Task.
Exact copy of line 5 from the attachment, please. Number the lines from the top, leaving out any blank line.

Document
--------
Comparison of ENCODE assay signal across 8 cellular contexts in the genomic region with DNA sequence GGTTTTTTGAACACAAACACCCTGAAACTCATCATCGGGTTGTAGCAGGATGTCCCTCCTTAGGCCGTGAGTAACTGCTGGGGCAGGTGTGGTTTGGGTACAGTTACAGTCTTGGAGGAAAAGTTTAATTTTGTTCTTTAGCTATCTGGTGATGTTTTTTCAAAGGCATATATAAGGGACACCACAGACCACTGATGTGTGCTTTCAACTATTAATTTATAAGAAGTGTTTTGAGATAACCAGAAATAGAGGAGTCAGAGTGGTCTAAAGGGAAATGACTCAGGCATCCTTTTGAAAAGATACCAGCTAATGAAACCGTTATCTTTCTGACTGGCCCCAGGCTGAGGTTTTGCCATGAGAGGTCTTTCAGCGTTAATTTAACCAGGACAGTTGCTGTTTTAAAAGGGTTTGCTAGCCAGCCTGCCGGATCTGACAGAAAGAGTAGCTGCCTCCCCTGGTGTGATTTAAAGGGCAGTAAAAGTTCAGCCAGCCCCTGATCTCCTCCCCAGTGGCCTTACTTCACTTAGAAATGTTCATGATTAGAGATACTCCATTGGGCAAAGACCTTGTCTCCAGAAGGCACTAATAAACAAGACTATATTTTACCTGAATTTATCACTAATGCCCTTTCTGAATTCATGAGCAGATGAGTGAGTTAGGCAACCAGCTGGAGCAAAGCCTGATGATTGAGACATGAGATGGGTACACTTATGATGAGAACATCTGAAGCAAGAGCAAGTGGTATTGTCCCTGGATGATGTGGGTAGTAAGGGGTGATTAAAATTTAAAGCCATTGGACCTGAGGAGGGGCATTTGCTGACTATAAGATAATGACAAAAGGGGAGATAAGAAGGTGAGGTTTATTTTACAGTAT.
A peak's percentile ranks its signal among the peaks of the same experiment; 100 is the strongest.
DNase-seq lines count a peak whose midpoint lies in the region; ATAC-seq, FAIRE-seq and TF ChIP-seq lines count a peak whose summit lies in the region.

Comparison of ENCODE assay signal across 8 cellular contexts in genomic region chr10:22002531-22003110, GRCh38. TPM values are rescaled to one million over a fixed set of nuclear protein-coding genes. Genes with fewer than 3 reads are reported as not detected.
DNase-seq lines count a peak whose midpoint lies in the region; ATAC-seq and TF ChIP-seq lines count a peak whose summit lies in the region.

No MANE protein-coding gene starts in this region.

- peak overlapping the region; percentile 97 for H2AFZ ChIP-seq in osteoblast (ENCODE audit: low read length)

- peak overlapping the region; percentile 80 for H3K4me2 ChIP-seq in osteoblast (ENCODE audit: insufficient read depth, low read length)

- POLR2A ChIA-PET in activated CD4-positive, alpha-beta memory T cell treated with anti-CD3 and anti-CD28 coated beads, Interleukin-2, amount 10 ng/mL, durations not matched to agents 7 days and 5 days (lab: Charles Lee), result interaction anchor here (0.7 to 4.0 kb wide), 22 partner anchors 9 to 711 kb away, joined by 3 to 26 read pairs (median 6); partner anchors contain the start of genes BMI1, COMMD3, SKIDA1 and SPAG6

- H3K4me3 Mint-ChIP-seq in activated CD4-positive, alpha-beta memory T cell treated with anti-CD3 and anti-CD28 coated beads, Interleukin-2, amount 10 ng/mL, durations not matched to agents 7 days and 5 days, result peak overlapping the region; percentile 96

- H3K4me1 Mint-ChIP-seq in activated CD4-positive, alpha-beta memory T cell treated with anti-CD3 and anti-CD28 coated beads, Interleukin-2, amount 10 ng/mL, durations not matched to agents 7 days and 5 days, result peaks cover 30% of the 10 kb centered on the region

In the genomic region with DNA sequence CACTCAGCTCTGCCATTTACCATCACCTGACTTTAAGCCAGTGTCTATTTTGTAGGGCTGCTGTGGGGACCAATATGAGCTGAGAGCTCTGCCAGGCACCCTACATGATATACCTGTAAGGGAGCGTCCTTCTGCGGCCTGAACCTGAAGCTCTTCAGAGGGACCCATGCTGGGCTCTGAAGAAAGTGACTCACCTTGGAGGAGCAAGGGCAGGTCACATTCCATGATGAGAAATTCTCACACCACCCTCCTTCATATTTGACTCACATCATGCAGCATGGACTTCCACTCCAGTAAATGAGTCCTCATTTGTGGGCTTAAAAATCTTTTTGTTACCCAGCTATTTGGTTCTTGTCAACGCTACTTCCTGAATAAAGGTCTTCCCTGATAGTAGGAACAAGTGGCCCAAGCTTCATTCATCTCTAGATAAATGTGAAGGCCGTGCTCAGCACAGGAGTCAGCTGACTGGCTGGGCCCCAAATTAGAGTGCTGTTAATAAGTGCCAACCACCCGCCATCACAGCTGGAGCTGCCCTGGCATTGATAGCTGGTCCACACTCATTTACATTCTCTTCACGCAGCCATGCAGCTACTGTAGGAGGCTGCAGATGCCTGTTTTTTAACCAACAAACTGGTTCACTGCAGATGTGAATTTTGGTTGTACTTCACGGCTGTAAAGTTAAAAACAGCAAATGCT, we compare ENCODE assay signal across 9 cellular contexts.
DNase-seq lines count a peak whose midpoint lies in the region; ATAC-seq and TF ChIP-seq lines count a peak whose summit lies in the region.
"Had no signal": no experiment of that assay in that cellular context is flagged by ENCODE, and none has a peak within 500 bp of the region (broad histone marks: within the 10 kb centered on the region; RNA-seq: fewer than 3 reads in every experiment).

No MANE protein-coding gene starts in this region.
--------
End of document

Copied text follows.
DNase-seq lines count a peak whose midpoint lies in the region; ATAC-seq and TF ChIP-seq lines count a peak whose summit lies in the region.